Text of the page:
Isn’t She Great (review)
The Queen of Trash
Like it or not, Jacqueline Susann changed publishing forever in the mid 1960s with Valley of the Dolls, her high-strung, gossipy, “filthy” novel about the boozing, pill-popping, bed-hopping habits of Hollywood babes. The novel was a sensation, and it marked the end of the promulgation of literature as the industry’s raison d’etre, and the beginning of books as critic-proof mass entertainment. I’ll join you in bemoaning the results of her success, but Isn’t She Great, the story of her rise to fame and fortune, is as intentionally kitschy and campy and fun as her novels unintentionally read today.
Susann’s life story is as melodramatic as her novels. She was an out-of-work Broadway and radio actress in the 1950s when she met press agent Irving Mansfield, who would become her husband and manager. He guided her from minor acting job to minor acting job — slavishly devoted to her, his only dream was to help her achieve her dream of being famous — until he hit on the idea of turning her into a novelist. That venture was an uphill battle made all the more difficult by Jackie’s poor health and the misfortune surrounding their son.
The only way to tell this kind of story and not turn it into a sappy Lifetime movie is the way they did it. Smart and witty screenwriter Paul Rudnick (In and Out) — adapting a New Yorker magazine article by Michael Korda — turned out a cheerfully catty, bouncy script, which Andrew Bergman directs with screwball-comedy charm. But the real saving graces here are Bette Midler and Nathan Lane (Stuart Little, Mouse Hunt) as Jackie and Irving. Like live-action cartoons, both of them are loud, gaudy, and outrageously over the top.
These characters could so easily be intensely unlikable. Jackie is as self-centered and selfish as they come, merrily telling Irving and her best friend Florence Maybelle (Stockard Channing: Practical Magic) that their affections are not enough for her: “I need mass love!” she cries. Yet we already sympathize with her, because we saw her weep to Irving earlier that she’s a failure as an actress because she’s not blond, blue-eyed, and skinny (and how refreshing it is to see two plump leads in a Hollywood movie!). Midler makes Jackie saucily uncompromising — even when she’s told that “talent isn’t everything,” she’s still sure she has something to offer the world. Anyone who has felt that she or he was destined for bigger things will certainly feel for her when she wonders if it’s “so much to ask” to be famous and live forever. It’s a joke and it’s meant to make us laugh, but like all great comedy there’s truth underneath it.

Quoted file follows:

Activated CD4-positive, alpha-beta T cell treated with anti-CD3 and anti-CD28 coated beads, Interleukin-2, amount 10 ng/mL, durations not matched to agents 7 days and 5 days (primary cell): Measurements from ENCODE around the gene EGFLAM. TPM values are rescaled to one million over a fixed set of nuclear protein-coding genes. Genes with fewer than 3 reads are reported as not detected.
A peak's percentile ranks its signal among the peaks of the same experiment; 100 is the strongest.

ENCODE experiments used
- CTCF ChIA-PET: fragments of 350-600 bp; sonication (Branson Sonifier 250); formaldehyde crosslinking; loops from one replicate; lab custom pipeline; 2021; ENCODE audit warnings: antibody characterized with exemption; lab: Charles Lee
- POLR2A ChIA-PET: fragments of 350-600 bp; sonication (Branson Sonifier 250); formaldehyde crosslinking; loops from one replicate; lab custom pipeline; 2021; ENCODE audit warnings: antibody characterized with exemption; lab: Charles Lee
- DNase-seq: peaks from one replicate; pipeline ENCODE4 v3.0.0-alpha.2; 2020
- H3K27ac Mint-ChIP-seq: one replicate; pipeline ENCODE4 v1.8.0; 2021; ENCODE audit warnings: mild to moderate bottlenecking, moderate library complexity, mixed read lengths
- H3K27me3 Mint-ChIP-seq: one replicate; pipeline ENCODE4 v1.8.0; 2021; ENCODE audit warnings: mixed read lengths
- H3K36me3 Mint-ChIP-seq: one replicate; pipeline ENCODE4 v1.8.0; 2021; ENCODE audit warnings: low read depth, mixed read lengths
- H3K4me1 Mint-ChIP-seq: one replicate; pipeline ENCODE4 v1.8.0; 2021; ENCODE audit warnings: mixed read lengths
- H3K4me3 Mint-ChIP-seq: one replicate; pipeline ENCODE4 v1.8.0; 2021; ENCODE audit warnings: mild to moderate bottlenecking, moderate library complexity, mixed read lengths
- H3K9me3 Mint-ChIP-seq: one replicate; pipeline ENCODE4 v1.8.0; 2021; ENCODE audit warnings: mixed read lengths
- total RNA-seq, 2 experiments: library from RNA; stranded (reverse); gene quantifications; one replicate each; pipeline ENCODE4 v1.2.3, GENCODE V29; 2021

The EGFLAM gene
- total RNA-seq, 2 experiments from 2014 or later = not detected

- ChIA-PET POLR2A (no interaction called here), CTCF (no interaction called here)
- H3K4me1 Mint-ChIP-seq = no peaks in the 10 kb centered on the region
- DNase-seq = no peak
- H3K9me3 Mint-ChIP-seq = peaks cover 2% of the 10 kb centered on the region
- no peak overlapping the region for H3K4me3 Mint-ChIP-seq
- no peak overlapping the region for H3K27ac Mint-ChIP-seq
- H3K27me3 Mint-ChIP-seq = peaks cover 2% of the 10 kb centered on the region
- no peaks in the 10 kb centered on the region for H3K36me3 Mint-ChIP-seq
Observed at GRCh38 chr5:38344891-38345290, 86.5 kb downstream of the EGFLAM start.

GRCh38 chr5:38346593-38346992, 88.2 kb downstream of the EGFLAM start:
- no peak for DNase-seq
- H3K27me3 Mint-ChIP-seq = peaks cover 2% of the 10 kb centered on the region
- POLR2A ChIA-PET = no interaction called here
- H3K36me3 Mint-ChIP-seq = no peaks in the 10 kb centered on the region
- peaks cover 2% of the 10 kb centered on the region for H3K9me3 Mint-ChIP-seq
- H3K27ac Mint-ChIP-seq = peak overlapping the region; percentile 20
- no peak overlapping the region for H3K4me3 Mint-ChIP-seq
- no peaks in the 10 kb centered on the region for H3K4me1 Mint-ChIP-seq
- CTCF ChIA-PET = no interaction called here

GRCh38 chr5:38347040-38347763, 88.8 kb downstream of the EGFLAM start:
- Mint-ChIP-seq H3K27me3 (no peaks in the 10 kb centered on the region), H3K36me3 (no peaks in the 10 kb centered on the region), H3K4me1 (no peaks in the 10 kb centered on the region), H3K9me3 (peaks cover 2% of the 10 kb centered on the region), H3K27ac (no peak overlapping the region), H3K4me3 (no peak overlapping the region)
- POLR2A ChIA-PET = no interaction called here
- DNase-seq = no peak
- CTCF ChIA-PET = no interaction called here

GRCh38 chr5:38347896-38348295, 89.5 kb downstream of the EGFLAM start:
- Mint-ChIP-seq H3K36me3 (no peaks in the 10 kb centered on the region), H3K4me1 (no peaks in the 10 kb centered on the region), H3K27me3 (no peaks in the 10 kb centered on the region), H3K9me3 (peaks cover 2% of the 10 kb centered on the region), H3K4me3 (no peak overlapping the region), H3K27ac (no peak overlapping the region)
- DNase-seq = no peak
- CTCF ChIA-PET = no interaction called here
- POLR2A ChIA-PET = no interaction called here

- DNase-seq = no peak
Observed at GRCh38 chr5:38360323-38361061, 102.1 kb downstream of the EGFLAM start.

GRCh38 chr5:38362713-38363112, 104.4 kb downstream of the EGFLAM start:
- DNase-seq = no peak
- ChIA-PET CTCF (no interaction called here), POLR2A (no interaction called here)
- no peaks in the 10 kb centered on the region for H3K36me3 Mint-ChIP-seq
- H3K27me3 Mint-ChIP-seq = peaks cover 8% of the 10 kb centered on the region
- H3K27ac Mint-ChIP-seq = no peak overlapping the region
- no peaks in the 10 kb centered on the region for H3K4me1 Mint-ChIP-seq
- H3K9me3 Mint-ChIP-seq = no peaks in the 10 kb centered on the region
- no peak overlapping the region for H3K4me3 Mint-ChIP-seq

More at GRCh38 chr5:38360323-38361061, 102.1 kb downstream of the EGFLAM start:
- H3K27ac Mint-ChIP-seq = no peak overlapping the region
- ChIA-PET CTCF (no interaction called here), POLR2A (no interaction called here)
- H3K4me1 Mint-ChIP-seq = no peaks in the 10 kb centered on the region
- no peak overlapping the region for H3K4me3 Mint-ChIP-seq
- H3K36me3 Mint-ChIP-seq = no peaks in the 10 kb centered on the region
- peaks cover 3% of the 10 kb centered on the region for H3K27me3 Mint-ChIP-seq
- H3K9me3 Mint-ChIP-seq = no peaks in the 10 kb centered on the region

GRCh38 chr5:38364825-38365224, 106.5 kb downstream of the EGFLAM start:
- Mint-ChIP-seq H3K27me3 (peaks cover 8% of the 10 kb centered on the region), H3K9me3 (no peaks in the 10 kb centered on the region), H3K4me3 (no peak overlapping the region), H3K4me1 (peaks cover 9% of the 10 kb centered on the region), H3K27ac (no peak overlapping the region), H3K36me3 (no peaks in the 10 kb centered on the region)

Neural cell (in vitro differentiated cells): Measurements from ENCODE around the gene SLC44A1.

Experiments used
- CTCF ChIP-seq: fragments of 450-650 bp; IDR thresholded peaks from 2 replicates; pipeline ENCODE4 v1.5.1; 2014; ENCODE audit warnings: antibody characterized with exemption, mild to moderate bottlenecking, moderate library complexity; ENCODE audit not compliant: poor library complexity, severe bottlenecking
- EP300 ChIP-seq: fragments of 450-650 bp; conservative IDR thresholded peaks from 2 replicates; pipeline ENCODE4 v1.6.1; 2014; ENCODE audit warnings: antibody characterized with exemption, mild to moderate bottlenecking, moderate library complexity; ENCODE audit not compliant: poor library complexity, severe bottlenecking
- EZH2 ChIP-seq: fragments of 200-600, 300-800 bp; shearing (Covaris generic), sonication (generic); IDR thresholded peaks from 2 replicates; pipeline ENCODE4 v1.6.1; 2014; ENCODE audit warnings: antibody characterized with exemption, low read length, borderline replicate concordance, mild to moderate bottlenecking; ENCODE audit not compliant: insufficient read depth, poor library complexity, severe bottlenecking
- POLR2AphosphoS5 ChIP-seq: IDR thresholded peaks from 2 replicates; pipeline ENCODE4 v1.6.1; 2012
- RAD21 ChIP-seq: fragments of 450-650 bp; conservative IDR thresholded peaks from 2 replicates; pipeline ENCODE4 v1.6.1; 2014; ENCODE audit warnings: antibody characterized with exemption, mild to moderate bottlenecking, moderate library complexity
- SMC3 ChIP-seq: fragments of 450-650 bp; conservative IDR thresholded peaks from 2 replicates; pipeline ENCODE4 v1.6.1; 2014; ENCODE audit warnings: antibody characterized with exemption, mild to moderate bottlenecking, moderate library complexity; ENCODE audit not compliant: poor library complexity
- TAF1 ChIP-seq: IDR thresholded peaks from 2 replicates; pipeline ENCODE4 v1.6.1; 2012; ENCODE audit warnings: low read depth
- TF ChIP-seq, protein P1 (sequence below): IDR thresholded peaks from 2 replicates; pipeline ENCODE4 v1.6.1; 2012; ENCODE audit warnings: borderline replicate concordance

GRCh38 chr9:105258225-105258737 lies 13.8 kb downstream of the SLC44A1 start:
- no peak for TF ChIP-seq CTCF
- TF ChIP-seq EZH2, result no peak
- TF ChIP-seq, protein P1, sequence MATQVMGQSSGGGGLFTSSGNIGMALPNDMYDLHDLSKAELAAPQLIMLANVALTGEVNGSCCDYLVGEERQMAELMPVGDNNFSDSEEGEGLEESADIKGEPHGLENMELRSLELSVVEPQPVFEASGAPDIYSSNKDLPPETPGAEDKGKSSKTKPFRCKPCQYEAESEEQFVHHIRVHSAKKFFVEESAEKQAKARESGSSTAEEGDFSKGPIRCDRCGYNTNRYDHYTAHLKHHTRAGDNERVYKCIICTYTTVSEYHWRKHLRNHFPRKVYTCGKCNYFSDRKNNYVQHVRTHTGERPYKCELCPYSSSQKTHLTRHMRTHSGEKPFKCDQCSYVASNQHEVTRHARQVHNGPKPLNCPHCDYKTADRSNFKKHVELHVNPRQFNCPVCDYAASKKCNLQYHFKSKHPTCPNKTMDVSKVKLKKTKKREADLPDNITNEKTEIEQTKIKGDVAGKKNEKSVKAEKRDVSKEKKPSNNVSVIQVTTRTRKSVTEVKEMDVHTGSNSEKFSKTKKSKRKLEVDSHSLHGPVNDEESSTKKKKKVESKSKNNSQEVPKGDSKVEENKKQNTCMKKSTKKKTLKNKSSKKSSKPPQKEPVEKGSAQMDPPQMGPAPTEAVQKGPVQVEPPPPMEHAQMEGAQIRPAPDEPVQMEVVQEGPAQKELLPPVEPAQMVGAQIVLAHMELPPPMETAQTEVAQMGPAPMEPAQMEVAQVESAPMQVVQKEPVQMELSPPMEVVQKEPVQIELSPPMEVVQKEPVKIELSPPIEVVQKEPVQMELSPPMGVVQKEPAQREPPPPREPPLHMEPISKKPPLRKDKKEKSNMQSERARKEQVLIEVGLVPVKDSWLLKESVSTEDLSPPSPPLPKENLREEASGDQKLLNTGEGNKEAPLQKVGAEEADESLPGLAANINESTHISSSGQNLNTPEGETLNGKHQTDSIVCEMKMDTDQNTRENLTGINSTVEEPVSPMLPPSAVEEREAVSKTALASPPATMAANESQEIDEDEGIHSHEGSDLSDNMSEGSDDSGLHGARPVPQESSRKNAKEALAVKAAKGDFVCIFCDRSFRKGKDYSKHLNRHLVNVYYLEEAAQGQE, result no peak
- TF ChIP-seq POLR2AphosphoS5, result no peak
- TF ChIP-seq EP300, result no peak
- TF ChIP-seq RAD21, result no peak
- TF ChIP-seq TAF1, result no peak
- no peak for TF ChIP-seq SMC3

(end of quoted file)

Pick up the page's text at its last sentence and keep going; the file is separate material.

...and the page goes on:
And Lane’s Irving is such a wonderfully single-minded character. His adoration of Jackie gives the film its name: “Isn’t she great,” he opines, exhilarated by the mere sight of his wife, to just about everyone he meets, and it’s never a question. His enthusiasm is Jackie’s life preserver when she dips into despair, and he’s the one who pushes Jackie to, as they tell writers, write what she knows, even if that’s only “tits, ass, and the truth” about the nasty underbelly of show biz. And when he tells her that the finished manuscript of Valley of the Dolls is “like Gone with the Wind, only filthy,” he says it with such relish that you could scoop some off and slather it on a hot dog.
Midler and Lane are terrific together, and they’ve got a supporting cast that helps them keep the tone just light enough. John Cleese (The Out-of-Towners, George of the Jungle) — looking like an escapee from Yellow Submarine, in his psychedelic-patterned velvet nehru jackets — is Henry Marcus, head of the hip publishing company that takes a chance on Valley of the Dolls when more respectable houses turn up their noses. The delightful David Hyde Pierce seems to be making a career of playing prissy WASPs, but he does do that character extremely well, and his comic timing couldn’t be more precise as Michael Hastings, the editor assigned to turn the Dolls manuscript into something publishable — he ends up getting as much of an education about Jackie’s world as she gets about his. Everyone onscreen is having a ball, and even tiny roles get filled with big names — like John Laroquette as Jackie’s ex-boyfriend — obviously wanting in on the action, or smaller names eager to send themselves up: Christopher MacDonald parodies his role as the host of the TV game show 21 in Quiz Show in a similar, but funnier, appearance here.
Funny and sweet — and even funny and sweet in the face of tragedy — Isn’t She Great answers its own question: Yes, she is.